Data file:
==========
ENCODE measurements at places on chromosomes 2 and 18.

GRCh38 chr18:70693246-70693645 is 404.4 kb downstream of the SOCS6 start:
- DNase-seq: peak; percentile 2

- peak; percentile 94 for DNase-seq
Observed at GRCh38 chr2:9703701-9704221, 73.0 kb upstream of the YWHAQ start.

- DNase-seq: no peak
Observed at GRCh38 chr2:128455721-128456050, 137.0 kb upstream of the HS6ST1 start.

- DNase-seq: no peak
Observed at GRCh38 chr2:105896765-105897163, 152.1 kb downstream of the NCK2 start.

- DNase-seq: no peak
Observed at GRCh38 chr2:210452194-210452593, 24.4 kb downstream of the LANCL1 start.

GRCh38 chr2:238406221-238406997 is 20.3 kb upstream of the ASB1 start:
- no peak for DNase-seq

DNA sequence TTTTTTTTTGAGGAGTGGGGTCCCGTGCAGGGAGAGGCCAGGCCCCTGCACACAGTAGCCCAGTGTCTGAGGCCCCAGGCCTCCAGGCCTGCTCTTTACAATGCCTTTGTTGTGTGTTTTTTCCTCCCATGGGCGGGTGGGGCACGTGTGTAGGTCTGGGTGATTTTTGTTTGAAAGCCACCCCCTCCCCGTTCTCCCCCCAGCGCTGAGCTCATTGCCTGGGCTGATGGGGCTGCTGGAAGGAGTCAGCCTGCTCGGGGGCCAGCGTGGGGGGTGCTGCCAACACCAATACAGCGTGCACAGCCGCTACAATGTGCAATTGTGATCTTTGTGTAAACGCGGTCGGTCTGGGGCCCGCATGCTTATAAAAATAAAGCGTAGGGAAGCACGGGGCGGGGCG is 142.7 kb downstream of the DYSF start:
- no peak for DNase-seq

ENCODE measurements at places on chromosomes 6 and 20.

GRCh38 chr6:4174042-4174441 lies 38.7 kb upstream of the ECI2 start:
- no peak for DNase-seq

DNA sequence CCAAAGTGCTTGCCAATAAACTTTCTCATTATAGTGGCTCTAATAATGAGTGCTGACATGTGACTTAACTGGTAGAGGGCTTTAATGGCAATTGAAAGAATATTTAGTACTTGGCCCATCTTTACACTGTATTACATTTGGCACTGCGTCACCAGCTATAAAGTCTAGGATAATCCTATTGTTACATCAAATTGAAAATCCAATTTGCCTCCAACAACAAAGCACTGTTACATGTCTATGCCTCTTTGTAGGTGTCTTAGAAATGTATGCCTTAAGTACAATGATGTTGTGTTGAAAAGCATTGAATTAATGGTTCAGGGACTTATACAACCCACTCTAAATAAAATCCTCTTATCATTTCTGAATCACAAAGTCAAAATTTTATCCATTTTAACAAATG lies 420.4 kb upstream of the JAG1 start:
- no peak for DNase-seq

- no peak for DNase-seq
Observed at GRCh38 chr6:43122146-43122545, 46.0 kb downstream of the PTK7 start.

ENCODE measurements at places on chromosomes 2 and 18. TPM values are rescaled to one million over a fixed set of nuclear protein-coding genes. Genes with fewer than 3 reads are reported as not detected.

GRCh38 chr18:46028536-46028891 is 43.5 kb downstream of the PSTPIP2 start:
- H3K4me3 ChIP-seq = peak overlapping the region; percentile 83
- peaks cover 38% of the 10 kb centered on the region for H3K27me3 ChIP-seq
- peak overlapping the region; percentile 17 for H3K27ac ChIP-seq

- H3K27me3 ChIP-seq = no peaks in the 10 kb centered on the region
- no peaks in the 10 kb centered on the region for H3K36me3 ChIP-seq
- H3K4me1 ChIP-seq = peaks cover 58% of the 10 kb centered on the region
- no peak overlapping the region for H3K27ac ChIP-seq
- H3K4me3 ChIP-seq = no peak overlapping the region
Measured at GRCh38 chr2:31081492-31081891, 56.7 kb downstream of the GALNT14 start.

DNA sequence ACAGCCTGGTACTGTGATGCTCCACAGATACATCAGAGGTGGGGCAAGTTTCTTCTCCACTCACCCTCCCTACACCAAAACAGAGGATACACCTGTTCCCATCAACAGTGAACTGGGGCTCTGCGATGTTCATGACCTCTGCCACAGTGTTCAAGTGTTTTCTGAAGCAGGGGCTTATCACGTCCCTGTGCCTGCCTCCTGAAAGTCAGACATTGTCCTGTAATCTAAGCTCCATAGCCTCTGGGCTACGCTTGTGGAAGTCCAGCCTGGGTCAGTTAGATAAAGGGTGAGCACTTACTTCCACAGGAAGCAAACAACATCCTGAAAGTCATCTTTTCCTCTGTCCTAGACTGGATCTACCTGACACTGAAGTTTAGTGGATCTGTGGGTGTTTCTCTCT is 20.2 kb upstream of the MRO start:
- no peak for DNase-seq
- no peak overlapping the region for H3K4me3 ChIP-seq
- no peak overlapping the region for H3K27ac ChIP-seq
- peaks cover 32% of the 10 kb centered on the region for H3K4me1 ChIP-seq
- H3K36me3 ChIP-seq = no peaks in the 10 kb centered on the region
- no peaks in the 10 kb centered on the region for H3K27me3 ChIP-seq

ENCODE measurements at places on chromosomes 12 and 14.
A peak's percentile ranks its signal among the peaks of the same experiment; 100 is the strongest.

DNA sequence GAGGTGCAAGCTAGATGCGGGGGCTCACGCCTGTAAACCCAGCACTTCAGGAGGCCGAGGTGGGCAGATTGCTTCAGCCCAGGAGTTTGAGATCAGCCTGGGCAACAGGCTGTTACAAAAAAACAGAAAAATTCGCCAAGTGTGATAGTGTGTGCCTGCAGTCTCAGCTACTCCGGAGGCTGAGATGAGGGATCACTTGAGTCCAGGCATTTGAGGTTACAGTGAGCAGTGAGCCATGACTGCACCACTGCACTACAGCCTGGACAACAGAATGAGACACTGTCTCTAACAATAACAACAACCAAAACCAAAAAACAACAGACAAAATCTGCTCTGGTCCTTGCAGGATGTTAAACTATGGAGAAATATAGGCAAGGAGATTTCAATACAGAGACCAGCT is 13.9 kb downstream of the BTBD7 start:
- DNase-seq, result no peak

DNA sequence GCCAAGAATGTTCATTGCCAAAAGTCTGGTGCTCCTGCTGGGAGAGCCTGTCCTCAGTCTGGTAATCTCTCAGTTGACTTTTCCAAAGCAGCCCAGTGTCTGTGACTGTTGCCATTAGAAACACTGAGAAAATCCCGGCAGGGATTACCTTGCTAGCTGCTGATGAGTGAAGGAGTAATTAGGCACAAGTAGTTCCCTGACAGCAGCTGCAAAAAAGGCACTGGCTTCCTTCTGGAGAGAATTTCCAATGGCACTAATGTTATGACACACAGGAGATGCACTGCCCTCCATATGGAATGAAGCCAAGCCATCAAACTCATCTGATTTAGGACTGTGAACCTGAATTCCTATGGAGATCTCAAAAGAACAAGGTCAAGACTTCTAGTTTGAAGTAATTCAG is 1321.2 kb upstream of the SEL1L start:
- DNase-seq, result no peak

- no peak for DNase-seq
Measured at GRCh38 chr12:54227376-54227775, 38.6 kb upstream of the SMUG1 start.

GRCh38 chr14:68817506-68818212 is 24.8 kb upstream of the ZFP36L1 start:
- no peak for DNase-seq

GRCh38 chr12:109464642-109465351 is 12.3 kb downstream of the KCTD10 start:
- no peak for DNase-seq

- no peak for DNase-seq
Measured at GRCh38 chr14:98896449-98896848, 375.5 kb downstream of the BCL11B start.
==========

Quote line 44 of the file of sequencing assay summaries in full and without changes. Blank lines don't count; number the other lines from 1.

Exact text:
- DNase-seq, result no peak